Cape Gazette
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The Business of Eating

Turkish tastes come to the beach

By Bob Yesbek | Dec 11, 2012
Photo by: Bob Yesbek Catch her eye and Semra will pour you a warm cup of Turkish tea.

I’m fighting the urge to whine - yet again - about the scarcity of ethnic eateries here in the woods … uh, I mean, here at the beach. Though we big-city transplants yearn for our favorite Indian, Vietnamese or Middle Eastern joints, the reality is that there isn’t enough of an off-season market for that sort of thing. Food is money. Throwing it away because you’re slow during the week is not high on the Restauranting for Fun & Profit checklist.

So the local spots owned by Greek and Middle Eastern entrepreneurs combine their favorite homeland specialties with American breakfasts, lunches and dinners. And it’s not just about gyros. (You can’t throw a falafel around here without hitting a gyro and splattering tzatziki all over the place.)

George Vrentzos’ Corner Grill often has a pan of hot spanakopita or silky avgolemono soup waiting for those in the know. All you have to do is ask. Harry Tsoukalas and his son Kosta reserve a corner of the Robin Hood menu for savory goodies from the Motherland. Even the timeless Gus & Gus on the Boardwalk slowly roasts gyro meat in anticipation of appreciative cognoscenti. All these places have loyal fans who know that there’s more to these spots than just omelets, burgers and corn dogs.

Now there’s a new kid in town. His name is John Tekmen. He and his wife Semra opened Semra’s Mediterranean Grill on Rehoboth Avenue to bring Middle Eastern - specifically, Turkish - tastes to the beach. But John is the new kid only where food is concerned. Since 1989, he was the owner of Dewey Beach Suites, eventually building the Quality Inn on the Forgotten Mile and another hotel in Fenwick Island.

John’s dad was an expert tile setter known for his intricate mosaic work in the ornate mosques of Turkey. He was so good, in fact, that he was asked to move to the United States to create tile designs not only for mosques and churches, but pretty much everywhere. John’s been in the U.S. since he was 5 years old.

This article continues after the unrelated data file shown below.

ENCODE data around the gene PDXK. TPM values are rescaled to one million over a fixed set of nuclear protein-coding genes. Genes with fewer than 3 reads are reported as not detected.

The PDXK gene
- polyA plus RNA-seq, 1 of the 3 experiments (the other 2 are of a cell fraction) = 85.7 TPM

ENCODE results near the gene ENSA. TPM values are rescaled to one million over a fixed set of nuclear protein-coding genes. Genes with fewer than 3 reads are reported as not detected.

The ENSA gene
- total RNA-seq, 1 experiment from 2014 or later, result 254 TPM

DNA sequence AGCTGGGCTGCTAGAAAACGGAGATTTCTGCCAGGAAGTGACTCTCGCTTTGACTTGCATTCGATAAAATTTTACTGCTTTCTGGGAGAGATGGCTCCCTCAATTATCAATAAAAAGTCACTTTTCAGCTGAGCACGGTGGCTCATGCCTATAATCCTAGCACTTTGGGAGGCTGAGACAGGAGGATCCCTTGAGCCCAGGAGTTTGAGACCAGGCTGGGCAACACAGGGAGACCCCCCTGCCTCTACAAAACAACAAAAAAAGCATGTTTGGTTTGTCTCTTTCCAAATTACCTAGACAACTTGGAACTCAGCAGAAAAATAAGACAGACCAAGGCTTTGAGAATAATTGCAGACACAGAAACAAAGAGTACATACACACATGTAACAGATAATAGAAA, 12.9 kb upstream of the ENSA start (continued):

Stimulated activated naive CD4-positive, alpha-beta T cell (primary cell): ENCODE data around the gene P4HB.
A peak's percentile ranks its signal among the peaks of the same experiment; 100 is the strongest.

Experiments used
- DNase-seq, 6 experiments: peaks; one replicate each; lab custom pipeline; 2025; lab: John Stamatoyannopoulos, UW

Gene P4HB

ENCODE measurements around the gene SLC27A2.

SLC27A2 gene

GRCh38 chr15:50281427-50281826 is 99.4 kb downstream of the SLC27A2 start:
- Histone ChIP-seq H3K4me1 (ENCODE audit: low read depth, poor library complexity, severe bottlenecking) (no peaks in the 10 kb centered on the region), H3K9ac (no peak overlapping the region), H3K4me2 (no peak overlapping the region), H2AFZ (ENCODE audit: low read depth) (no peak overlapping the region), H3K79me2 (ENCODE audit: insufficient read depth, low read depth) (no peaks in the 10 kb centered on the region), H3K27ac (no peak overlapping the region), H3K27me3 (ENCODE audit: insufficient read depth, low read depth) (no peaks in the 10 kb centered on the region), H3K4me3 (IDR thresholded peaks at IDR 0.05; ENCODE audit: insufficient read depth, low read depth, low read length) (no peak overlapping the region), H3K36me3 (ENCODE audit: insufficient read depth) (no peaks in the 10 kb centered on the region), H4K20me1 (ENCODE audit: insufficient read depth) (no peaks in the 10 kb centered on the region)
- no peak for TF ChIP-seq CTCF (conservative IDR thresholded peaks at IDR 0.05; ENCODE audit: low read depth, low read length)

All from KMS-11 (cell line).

It is a Turkish custom that mothers pass their cherished recipes down to their daughters. Semra picked up traditional techniques from her mother and her late grandmother and is proud of her seasonal dishes. They import as many ingredients as possible to ensure authenticity.

One of Semra’s prized winter creations is baked beans and rice. This is not the baked beans of Boston or the red beans and rice of Cajun fame. The Middle-Eastern version, known as fasulye, is as ubiquitous in Turkey as pasta is in Italy. Semra simmers the white beans with a rice mixture gently spiced with peppers. Various stew meats can also be added, along with pickled veggies. She also whips up occasional batches of su börek, made with twice-cooked phyllo stuffed with creamy cheese - sort of a cross between spanakopita and a breakfast sandwich.

Earlier this year I sparked the Great Tzatziki Wars of 2012 with an innocent article about gyro sandwiches. Gadzooks! I must have gotten 25 or more emails - some rather, shall we say, spirited … either in praise or denunciation of various local tzatziki preparations. (Tzatziki is a yogurt-based gyro topping made with cucumbers, garlic, mint, lemon, olive oil and who knows what else grandma used to throw in there.)

At the risk of triggering further tribal conflict, I can reveal that Semra Tekmen is now making her own Greek yogurt from scratch, and the resulting tart and creamy product places her tzatziki among the best in town.

In celebration of all this new stuff, John and Semra are holding a second grand opening party Saturday, Dec. 15, featuring a prix fixe Turkish dinner and renowned belly dancer Kalilah Naia. Why not give your holiday an international jump-start at Semra’s? It’s not that big a place, so reservations are required. Give them a call at 302-226-4976.

The buttery crunch of su börek beats a bowl of corn flakes any time.
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